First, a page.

Sports Nut

Eight Seconds in Heaven

Learning to love rock ’n’ roll bull riding.

Illustration by Keith Seidel

The lights dim as the show begins. Lasers, fire, and fog fill the arena. Your ears ring as guitars start to wail. Amid the collective roar of thousands of fans comes the unmistakable high pitch of female hysteria. The demigods, ripped wildmen with lots of strut and swagger and leather and fringe, emerge from darkness one by one. For a minute, you’re disoriented. Is this a Van Halen reunion tour? A Whitesnake concert? Then your nostrils prickle with the ripe, repurposed-grass scent of cattle dookie. This isn’t a 1980s hair band. These are professional bull riders.

Bull riding has traditionally been the money shot at a conventional rodeo, the snot-and-guts finale after three or so hours of more sedate events—bareback bronc riding, steer wrestling, saddle bronc, calf roping, team roping, and barrel racing. Professional Bull Riders, Inc., founded in 1992 *, turned the climax into the whole show. Unlike conventional rodeo organizations like the Professional Rodeo Cowboy Association, which sanctions about 700 rodeos a year, the PBR has concentrated its best riders and rough stock into the 29-city Built Ford Tough Series. And unlike the old-school rodeo associations, the PBR is actively courting younger fans with a concerted effort to Get Hip.

A live PBR event turns traditional rodeo theatrics inside out. Instead of the classic Americana entry with rodeo queens bearing flags ahorseback and a stage-struck local girl warbling out “The Star Spangled Banner,” you get the blaring rock introduction, the background of strobes and flame. The statement is obvious: Cowboys have brass nuts! Bulls are dangerous! Grrr grrr! Such pyrotechnics may amuse novice fans checking out bull riding as an alternative to NASCAR or a Franz Ferdinand show, but for a die-hard bull-riding enthusiast, the flashy style can grate. In promoting itself as “the original extreme sport,” the PBR has stepped away from its Western roots, suggesting that the spectacle is as important as the competition.

For those wishing to avoid the gaudy showmanship, watching the PBR on television is a better option. The weekend broadcasts on the Outdoor Life Network are excellent—all of the action and none of the jive. Bull riding is a visually arresting sport: A man lowers himself into a bucking chute, mounts the back of a bull, wraps one gloved hand in a braided rope, and with a nod of his head flies into the dirt-filled arena. If the rider hangs on for eight seconds without slapping the bull with his free hand, he gets a score. Half the point total comes from the prowess of the rider, the other half from the performance of the bull (with 100 total points possible). Once you grasp the basics, bull riding looks less like a 150-pound lunatic matching wits with a pissed-off pot roast than a TiVo-worthy gladiator ballet.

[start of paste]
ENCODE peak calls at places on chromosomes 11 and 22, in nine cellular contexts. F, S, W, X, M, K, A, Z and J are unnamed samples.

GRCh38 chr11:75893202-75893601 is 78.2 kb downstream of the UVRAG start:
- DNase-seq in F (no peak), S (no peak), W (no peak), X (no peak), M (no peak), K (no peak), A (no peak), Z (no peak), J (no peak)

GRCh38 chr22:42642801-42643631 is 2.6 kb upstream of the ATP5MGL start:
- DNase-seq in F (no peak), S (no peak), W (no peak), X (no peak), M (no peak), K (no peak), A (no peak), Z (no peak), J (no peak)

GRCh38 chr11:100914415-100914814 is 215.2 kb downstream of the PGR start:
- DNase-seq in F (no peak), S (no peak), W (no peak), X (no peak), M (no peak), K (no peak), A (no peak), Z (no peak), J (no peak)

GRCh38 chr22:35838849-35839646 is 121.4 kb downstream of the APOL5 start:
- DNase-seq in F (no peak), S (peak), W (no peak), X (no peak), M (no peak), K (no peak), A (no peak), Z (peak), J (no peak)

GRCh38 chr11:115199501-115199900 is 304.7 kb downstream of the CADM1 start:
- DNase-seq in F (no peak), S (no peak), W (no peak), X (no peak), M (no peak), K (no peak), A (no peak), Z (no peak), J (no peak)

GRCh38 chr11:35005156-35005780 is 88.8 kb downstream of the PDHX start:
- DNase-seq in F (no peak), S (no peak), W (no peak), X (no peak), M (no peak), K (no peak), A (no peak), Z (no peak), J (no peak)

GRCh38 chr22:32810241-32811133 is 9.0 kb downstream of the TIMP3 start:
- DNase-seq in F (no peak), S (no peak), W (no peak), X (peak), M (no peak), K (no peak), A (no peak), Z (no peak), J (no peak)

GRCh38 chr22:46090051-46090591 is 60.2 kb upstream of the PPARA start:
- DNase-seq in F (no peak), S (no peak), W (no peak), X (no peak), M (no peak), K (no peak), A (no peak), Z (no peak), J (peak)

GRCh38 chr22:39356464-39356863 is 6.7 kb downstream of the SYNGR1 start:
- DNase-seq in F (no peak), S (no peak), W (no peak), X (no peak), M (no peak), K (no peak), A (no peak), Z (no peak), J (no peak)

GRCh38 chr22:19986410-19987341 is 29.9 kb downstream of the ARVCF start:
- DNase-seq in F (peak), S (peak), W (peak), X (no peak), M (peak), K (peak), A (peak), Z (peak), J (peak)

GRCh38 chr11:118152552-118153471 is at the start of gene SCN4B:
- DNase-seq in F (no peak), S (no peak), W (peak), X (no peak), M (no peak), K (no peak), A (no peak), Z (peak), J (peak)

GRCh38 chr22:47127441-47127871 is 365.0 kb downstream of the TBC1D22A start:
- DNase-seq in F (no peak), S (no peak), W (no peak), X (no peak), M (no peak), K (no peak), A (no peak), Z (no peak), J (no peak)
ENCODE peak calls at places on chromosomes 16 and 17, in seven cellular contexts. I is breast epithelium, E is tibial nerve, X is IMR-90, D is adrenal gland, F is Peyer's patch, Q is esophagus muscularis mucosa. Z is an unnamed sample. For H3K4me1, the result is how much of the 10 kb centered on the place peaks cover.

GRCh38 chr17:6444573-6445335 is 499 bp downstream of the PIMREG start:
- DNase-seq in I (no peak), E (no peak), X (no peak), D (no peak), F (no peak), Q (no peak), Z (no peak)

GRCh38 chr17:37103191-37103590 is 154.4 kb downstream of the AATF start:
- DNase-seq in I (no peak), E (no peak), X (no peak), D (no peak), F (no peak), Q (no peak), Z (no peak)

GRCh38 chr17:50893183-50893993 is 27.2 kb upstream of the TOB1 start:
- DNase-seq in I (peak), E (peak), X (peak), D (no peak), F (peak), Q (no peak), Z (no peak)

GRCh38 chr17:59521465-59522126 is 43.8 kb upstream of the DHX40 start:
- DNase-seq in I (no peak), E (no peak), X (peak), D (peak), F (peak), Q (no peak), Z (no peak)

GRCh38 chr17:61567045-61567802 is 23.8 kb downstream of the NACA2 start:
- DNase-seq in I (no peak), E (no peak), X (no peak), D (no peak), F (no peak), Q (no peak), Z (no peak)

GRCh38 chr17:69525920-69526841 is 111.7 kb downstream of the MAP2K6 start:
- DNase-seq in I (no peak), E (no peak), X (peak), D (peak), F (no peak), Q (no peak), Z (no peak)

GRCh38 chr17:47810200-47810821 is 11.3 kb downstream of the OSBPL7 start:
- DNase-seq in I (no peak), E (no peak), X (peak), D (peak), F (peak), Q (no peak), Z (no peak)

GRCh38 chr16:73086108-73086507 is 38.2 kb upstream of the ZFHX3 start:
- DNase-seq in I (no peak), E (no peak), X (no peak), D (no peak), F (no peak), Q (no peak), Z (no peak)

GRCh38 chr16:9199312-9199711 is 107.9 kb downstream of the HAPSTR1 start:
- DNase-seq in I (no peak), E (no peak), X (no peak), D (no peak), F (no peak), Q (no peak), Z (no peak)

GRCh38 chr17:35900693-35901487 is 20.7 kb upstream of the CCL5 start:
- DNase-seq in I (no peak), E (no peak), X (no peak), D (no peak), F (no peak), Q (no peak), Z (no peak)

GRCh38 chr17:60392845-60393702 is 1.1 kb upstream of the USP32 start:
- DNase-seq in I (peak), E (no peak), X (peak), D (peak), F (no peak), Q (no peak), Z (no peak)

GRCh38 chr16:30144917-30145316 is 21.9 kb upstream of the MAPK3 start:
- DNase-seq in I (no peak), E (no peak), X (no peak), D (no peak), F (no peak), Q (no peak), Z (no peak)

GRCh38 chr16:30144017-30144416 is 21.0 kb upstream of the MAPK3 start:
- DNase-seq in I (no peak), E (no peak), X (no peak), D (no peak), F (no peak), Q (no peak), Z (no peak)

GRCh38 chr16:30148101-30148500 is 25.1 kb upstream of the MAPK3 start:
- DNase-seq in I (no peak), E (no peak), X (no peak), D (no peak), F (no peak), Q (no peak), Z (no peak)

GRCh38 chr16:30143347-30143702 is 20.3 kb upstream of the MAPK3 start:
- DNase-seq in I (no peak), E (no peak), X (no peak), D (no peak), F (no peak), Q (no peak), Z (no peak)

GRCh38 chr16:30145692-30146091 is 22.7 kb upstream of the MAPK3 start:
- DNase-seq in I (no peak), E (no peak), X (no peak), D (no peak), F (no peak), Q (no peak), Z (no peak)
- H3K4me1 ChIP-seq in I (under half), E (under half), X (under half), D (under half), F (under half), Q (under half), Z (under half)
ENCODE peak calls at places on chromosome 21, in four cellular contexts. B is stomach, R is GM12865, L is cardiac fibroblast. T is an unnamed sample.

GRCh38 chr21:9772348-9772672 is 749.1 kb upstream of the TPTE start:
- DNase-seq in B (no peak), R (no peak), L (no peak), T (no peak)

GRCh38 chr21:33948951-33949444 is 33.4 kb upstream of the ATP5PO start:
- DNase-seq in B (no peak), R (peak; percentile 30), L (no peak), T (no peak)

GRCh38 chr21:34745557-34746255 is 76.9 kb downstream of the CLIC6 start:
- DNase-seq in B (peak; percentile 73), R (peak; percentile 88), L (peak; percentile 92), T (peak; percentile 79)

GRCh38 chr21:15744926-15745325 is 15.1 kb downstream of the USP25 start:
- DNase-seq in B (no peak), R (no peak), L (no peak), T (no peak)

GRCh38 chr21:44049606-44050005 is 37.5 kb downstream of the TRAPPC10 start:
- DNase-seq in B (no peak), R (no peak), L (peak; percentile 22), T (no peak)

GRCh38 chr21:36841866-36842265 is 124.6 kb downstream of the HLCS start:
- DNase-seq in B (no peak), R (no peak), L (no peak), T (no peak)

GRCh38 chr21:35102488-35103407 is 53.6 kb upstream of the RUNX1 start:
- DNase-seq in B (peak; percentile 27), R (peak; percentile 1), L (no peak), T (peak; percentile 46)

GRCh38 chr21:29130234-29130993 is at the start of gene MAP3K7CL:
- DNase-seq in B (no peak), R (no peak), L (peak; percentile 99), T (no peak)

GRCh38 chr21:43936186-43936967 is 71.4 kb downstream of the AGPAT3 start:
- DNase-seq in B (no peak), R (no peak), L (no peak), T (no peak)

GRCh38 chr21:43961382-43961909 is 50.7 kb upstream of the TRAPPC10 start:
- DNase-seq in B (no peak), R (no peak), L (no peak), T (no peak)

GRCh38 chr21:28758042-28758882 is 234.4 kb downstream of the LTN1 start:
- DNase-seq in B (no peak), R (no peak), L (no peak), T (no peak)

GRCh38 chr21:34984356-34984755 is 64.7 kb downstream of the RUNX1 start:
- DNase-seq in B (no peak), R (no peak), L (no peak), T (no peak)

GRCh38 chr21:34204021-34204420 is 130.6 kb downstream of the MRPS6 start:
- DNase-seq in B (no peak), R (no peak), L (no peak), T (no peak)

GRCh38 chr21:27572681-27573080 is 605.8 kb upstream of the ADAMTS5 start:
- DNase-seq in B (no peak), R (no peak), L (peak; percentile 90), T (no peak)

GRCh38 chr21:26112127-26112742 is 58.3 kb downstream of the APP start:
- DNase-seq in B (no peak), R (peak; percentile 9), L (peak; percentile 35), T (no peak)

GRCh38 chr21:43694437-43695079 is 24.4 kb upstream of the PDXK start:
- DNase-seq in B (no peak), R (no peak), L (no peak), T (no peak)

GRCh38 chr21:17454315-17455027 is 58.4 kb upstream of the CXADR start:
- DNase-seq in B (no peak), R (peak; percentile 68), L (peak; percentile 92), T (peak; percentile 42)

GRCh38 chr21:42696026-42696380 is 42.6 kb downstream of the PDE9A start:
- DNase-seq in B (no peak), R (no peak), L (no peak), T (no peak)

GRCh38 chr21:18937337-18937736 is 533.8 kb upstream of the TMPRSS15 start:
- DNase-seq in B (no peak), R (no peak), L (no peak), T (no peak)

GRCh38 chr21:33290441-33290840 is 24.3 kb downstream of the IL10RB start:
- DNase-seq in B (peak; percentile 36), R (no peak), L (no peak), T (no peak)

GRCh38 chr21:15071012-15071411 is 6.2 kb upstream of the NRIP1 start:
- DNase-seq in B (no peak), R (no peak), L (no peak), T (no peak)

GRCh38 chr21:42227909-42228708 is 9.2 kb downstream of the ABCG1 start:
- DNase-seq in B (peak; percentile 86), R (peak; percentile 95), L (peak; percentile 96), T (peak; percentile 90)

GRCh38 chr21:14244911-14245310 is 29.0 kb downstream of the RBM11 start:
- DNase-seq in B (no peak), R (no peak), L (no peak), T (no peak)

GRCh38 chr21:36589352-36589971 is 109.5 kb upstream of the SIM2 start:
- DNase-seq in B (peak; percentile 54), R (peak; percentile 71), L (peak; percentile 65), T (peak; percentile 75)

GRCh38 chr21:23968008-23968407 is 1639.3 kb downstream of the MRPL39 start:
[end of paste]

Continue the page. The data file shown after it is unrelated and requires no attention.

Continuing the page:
The PBR bolsters the flash-pot rock ’n’ roll fluff by promoting its cowboys as legitimate athletes. The organization still hasn’t produced an Elway, A-Rod, Jordan, or Earnhardt Jr., though. The closest PBR has come to a breakout star is now-retired Ty Murray, who, despite his stellar bull-riding performances, was more widely known for being the on-again, off-again beau of bosomy folk-pop singer Jewel.

It’s possible that the PBR’s breakout star won’t be human. An animal-rights activist might raise a skeptical eyebrow, but the bred-to-buck bulls are billed as loving the game, eager to engage in an eight-second battle of will and skill. The more men a bull bucks off, the higher the bull’s profile. Two-time Bucking Bull of the Year  Little Yellow Jacket was the big rock star this year. Known for his unpredictability—and his 70 buck-offs in a five-year career—he was the one to watch, until 1997 PBR World Champion Michael Gaffney got the best of him in April by tying the all-time high score of 96.5 in Nampa, Idaho. Fans follow the performances of Cash, Sling Blade, Ugly, Hammer, and Mossy Oak Mudslinger, learning their quirks and idiosyncrasies (fights in the chute, spins hard to the left, likes to hook a cowboy when he’s down, etc.), as well as their stats. Reigning world champion Chris Shivers no doubt wishes he got that much attention.

Some riders from the old-fashioned PRCA say joining the PBR is like a country singer going to Branson—a low-stress, low-prestige money gig for those who don’t have the cojones to be relentless road warriors. Still, the PRCA knows which way the hay is blowing: In 2003, the austere organization launched Xtreme Bulls, a bull-riding-only tour that piggybacks on some of its regular rodeos.

How far might the PBR and PRCA go in their quest for broader appeal? An athletic organization has every right to expand its fan base. The possibilities for courting the young-n-hip are endless: Kid Rock doing color commentary. A hybrid Chippendales/PBR tour. A Stetson trucker hat. But hopefully the cowboy way won’t extend too far beyond cock rock. Even the most open-minded early adopter might not be ready to see her favorite cowboy bucking out of the chute on the back of A Heartbreaking Bull of Staggering Genius.

Correction, May 28, 2004:This article originally misstated the date when Professional Bull Riders, Inc. was founded. It was 1992, not 1994.(Return to corrected sentence.)